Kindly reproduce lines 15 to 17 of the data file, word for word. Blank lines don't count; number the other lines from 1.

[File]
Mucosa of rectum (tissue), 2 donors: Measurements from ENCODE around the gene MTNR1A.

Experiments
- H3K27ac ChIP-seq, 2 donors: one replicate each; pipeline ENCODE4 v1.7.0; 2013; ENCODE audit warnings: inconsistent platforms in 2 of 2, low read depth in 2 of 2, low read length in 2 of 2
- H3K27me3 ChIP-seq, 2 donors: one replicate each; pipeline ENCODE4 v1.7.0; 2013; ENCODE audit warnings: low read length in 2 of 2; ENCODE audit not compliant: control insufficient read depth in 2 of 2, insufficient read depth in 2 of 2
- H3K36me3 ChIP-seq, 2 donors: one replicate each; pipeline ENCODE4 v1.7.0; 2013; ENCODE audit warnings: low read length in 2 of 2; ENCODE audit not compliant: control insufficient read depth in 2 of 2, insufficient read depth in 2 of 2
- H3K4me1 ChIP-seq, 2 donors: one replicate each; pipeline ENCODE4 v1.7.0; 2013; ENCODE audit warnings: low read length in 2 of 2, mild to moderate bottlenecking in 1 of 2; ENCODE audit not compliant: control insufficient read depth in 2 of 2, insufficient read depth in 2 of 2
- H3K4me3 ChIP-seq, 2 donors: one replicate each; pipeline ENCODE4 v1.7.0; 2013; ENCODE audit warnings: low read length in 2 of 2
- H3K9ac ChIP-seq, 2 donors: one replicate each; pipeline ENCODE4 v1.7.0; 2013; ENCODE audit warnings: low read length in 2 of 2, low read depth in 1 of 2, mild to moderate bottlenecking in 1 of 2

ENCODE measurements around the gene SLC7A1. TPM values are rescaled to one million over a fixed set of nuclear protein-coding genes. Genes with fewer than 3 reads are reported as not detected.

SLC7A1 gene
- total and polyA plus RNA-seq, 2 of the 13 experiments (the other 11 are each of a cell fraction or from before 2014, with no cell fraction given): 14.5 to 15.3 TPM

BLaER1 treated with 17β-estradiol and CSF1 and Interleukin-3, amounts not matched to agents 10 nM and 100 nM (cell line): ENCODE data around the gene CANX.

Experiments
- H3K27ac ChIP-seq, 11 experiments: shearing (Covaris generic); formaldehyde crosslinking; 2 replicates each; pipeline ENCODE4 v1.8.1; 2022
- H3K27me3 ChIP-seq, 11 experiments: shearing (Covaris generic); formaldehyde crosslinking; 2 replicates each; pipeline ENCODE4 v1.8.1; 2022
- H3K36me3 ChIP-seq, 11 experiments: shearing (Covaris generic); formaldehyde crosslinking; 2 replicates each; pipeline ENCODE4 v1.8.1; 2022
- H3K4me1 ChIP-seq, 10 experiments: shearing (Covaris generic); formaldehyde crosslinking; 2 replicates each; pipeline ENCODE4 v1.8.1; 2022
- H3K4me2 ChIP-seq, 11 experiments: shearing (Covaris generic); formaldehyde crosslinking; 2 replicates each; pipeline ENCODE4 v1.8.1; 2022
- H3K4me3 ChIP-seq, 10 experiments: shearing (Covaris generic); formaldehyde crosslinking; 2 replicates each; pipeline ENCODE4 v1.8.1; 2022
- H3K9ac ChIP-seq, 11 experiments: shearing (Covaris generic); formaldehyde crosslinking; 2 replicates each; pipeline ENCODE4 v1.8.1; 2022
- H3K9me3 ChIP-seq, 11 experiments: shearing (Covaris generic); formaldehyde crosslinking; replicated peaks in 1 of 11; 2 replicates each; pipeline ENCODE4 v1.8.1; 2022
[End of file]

- H3K27me3 ChIP-seq, 11 experiments: shearing (Covaris generic); formaldehyde crosslinking; 2 replicates each; pipeline ENCODE4 v1.8.1; 2022
- H3K36me3 ChIP-seq, 11 experiments: shearing (Covaris generic); formaldehyde crosslinking; 2 replicates each; pipeline ENCODE4 v1.8.1; 2022
- H3K4me1 ChIP-seq, 10 experiments: shearing (Covaris generic); formaldehyde crosslinking; 2 replicates each; pipeline ENCODE4 v1.8.1; 2022